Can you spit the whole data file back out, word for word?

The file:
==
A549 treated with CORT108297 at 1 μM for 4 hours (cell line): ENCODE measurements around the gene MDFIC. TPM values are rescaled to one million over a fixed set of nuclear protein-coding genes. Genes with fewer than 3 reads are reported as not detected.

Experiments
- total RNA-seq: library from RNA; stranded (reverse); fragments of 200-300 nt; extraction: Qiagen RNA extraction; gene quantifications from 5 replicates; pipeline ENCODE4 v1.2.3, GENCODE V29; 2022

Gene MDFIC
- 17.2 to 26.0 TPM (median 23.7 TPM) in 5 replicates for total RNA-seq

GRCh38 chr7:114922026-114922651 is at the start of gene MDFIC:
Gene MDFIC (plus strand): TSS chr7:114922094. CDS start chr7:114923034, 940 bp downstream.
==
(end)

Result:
A549 treated with CORT108297 at 1 μM for 4 hours (cell line): ENCODE measurements around the gene MDFIC. TPM values are rescaled to one million over a fixed set of nuclear protein-coding genes. Genes with fewer than 3 reads are reported as not detected.

Experiments
- total RNA-seq: library from RNA; stranded (reverse); fragments of 200-300 nt; extraction: Qiagen RNA extraction; gene quantifications from 5 replicates; pipeline ENCODE4 v1.2.3, GENCODE V29; 2022

Gene MDFIC
- 17.2 to 26.0 TPM (median 23.7 TPM) in 5 replicates for total RNA-seq

GRCh38 chr7:114922026-114922651 is at the start of gene MDFIC:
Gene MDFIC (plus strand): TSS chr7:114922094. CDS start chr7:114923034, 940 bp downstream.